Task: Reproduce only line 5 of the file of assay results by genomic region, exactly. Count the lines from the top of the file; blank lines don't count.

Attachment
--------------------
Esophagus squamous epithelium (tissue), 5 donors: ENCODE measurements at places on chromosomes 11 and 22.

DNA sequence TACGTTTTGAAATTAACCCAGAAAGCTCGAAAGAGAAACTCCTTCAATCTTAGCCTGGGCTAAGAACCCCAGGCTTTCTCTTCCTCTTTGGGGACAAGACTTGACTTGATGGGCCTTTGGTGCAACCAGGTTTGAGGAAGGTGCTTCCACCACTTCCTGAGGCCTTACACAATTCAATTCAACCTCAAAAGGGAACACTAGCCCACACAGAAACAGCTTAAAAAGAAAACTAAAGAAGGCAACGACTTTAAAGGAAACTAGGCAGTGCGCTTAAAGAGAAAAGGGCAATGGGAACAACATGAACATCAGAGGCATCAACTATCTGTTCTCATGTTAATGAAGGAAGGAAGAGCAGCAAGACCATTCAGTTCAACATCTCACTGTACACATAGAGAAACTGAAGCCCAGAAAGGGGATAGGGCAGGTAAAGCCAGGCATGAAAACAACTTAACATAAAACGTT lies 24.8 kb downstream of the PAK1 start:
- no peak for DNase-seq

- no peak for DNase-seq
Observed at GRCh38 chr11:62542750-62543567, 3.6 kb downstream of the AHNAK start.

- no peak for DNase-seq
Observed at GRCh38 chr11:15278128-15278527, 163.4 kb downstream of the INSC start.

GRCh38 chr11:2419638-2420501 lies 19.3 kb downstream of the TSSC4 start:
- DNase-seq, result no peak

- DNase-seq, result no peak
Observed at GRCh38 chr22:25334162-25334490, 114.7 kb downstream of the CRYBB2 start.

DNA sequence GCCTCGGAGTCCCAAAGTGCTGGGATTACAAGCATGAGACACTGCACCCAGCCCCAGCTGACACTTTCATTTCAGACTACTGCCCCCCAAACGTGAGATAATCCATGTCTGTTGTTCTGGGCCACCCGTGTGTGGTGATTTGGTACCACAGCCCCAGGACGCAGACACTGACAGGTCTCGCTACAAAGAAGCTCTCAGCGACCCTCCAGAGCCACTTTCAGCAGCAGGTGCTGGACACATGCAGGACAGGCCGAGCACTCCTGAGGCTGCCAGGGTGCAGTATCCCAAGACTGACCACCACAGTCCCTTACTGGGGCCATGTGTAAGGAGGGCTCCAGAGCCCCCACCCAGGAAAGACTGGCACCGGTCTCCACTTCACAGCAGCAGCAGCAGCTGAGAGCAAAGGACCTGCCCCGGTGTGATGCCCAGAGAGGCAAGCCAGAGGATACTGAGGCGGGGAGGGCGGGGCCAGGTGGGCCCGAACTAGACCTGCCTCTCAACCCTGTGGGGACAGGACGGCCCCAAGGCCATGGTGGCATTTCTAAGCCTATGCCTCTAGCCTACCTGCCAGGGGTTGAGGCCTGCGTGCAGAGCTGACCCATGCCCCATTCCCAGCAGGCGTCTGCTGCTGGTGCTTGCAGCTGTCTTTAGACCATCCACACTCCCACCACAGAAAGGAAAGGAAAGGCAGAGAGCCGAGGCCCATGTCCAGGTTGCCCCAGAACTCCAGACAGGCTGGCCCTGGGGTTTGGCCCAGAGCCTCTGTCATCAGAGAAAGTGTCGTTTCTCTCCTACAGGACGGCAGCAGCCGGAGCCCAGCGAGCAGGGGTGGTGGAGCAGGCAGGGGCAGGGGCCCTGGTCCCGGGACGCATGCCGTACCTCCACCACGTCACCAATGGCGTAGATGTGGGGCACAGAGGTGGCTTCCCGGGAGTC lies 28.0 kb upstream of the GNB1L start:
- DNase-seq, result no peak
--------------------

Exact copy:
Observed at GRCh38 chr11:62542750-62543567, 3.6 kb downstream of the AHNAK start.